How does Drug Addiction happen?

If you are like me, you would have wondered why people keep abusing drugs. They know it is harmful to them. They realize it when they are sober, yet they would go back and sniff that “stuff” or go back to inject themselves. Well, if you were like me, you would think that drug addiction is something an addict should be able to stop just by willpower. However, let me burst your bubble. Drug addiction is not just a social problem. Neither are addicts necessarily morally weak individuals. Rather, drug addiction is a disease. 

The truth is that drug addiction is a disease that affects the brain. Stopping abuse of drugs is not as easy as making a decision to stop. Drug addiction is a chronic, often relapsing brain disease that causes compulsive drug seeking and use, despite harmful consequences to the addict and those around them. It leads to changes in the structure and function of the brain. Although, the decision to take drugs is voluntary, repeated drug usage causes changes in the user’s brain. This affects self control, ability to take sound decision and creates the impulse to take drugs. To further illustrate this point, brain imaging studies of drug-addicted individuals have shown changes in areas of the brain that are critical to judgment, decision-making, learning and memory, and behavior control. It is these changes to the brain that makes it difficult for someone hooked to drugs to stop.

drug-addiction

So what happens when someone takes drugs? To start with it, you need to understand that drugs are chemicals that “hack” into the brain’s communication systems. They disrupt how the nerve cells send, receive and process information. How do they do this? Some drugs like heroin and marijuana have a similar structure to the neurotransmitters produced by the brain. These chemicals then fool the brain’s receptors and activate nerve cells to send abnormal messages. Other substances like methamphetamine and cocaine incites the nerve cells to release abnormally large amounts of neurotransmitters. They could also prevent the brain from recycling these brain chemicals, which is needed to shut off the signal between neurons. This disruption amplifies the neural message that ultimately disrupts normal communication patterns.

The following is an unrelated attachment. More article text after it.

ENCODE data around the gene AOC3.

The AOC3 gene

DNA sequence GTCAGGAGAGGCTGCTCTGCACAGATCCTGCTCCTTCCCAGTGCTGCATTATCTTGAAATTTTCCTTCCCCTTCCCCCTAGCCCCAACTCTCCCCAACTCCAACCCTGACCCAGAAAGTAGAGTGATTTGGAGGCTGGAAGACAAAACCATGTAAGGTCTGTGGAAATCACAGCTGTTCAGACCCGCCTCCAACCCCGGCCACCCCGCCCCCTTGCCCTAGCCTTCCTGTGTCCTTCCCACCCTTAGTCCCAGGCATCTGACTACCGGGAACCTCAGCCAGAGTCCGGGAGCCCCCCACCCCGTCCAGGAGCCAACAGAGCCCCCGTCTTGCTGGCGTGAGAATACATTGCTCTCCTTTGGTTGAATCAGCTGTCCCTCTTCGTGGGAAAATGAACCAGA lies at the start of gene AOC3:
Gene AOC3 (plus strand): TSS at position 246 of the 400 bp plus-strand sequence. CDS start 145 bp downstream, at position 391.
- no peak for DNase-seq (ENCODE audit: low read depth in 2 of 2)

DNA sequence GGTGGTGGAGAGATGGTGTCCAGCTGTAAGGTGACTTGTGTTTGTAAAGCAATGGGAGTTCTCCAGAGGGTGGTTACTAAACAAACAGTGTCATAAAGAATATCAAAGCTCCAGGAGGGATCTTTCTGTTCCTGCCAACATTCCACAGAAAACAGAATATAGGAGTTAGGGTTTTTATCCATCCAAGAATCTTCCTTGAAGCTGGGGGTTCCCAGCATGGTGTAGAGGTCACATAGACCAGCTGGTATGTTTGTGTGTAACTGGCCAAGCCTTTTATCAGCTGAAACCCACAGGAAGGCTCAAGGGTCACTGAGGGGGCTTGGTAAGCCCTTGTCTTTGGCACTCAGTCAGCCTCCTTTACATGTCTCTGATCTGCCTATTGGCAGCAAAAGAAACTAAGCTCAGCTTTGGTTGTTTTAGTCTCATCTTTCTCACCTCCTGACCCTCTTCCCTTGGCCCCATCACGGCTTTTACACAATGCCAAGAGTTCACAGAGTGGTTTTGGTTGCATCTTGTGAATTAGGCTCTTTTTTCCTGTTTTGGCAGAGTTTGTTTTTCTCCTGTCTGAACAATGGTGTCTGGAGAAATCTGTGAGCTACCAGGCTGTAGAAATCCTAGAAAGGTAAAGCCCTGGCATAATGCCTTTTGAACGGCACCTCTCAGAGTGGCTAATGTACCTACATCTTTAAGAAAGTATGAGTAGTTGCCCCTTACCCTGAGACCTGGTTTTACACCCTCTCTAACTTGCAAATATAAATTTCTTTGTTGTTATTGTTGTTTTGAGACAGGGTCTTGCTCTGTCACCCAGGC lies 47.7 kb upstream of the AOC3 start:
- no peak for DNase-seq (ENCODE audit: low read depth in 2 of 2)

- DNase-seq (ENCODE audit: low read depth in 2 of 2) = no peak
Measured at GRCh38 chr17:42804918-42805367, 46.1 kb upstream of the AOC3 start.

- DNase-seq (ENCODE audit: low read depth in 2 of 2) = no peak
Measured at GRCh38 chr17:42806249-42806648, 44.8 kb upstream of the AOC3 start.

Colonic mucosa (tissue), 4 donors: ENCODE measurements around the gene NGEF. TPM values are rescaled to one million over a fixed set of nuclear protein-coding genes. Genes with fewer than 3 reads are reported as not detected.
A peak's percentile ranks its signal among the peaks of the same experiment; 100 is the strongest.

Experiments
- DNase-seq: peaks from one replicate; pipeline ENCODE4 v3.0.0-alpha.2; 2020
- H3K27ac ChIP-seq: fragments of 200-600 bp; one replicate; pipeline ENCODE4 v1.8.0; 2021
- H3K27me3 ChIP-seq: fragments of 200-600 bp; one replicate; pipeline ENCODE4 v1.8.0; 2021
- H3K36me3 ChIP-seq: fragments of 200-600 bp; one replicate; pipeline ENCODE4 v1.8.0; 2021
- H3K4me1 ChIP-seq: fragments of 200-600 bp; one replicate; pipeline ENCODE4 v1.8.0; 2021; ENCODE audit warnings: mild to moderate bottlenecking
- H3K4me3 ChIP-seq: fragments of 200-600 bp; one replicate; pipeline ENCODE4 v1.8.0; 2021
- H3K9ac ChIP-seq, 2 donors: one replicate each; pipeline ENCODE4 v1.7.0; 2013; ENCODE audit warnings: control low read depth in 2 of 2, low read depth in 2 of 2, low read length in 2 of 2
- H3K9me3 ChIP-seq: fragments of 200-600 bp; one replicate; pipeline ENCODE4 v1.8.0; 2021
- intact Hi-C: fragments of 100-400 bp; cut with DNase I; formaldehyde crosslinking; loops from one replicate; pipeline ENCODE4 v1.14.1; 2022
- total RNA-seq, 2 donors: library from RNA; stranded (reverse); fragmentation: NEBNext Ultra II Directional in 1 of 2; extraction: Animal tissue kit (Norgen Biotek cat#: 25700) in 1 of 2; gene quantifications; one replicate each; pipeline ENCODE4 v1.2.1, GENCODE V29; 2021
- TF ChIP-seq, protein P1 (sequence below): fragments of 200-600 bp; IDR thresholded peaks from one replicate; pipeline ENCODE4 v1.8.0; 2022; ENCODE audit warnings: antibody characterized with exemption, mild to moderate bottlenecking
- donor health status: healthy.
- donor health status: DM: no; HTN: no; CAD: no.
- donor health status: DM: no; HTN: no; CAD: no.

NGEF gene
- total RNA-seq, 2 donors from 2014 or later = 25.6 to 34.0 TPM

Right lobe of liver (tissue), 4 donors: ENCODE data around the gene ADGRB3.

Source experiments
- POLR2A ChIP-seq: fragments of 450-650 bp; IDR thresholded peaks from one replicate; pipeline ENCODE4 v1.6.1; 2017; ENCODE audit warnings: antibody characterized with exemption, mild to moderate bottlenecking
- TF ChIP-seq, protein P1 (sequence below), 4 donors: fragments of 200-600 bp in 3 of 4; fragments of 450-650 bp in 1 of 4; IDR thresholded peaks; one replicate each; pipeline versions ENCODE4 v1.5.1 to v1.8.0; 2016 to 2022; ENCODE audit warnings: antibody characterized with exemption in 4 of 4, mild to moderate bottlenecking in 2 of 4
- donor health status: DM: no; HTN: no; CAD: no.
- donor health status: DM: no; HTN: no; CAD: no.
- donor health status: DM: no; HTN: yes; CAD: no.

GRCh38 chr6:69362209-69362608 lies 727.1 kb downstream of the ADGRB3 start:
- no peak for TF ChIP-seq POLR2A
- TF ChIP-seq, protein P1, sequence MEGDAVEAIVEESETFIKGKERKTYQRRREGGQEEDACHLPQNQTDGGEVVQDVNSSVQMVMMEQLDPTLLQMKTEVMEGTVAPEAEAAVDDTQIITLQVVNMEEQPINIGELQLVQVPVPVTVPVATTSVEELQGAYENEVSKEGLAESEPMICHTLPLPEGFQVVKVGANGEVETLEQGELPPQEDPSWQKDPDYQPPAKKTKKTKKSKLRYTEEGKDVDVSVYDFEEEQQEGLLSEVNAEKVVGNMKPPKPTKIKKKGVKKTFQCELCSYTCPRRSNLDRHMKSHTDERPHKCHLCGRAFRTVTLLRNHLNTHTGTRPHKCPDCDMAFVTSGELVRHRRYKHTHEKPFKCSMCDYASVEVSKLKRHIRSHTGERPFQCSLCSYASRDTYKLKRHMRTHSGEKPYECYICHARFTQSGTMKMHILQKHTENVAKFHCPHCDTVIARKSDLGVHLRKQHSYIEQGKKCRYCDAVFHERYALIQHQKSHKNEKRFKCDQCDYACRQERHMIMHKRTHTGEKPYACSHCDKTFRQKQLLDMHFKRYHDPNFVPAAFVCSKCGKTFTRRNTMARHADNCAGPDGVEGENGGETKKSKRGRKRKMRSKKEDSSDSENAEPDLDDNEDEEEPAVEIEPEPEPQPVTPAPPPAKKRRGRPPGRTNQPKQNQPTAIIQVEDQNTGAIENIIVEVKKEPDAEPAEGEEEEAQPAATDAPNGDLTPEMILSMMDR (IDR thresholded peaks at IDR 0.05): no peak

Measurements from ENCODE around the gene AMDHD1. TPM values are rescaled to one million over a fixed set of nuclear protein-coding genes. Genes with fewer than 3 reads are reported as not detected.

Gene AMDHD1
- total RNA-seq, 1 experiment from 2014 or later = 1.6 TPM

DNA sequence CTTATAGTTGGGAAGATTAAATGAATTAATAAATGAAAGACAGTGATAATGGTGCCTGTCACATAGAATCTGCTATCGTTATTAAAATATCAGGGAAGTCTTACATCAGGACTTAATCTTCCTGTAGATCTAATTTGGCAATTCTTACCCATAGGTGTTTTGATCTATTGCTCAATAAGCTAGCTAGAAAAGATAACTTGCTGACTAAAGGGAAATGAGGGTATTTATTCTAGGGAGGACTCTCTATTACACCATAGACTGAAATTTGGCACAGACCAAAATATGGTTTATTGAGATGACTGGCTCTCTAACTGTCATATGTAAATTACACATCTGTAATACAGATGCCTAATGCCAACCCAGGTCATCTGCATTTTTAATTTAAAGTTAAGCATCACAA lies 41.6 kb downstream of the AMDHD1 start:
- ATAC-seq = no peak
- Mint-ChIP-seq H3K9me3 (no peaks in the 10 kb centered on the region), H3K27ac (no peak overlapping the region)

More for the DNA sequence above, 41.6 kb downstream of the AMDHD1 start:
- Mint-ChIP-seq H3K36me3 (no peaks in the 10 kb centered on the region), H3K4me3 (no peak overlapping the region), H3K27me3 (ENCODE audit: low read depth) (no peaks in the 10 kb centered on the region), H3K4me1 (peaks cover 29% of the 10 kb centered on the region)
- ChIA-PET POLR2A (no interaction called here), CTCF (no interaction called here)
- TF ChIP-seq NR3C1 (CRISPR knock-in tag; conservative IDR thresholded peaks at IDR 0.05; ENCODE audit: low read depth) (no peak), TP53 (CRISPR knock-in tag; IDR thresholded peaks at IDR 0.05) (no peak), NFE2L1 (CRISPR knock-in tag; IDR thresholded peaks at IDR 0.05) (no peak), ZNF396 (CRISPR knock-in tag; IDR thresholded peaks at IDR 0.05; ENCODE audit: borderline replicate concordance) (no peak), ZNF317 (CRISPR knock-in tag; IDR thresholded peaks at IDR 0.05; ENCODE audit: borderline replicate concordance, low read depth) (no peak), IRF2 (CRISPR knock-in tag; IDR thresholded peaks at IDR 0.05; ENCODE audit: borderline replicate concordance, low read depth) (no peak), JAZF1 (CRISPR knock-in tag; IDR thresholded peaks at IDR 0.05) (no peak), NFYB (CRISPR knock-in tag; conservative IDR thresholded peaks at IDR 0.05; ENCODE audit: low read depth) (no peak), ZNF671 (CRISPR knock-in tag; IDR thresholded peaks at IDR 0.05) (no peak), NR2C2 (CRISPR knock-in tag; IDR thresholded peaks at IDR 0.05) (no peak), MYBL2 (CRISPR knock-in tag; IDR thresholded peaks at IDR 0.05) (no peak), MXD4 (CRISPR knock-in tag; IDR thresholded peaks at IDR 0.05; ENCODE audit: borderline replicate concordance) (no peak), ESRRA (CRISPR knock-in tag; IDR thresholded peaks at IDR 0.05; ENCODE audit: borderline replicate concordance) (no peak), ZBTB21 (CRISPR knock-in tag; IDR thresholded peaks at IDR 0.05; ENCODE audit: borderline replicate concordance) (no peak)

The effect of this disruption is that the brain is flooded with dopamine – the neurotransmitter that control the brain’s reward and pleasure centers.  The overproduction of dopamine produces euphoric effects in response to drugs. This response is responsible for the repeated use of the drug as the abuser wants to keep experiencing the “euphoria of pleasure.” As a person continues to abuse drugs, the brain adapts to the increased amounts of dopamine. This is by producing less dopamine or reducing dopamine receptors. The addict must therefore keep abusing drugs to bring his or her dopamine function back to ”normal” or use more drugs to achieve a dopamine high. This effectively keeps the user asking for more. Sad, right?

How do you think you can help those having this disease? Please answer or leave a comment below. You have questions? Feel free to ask here; a doctor is waiting to answer on the other side.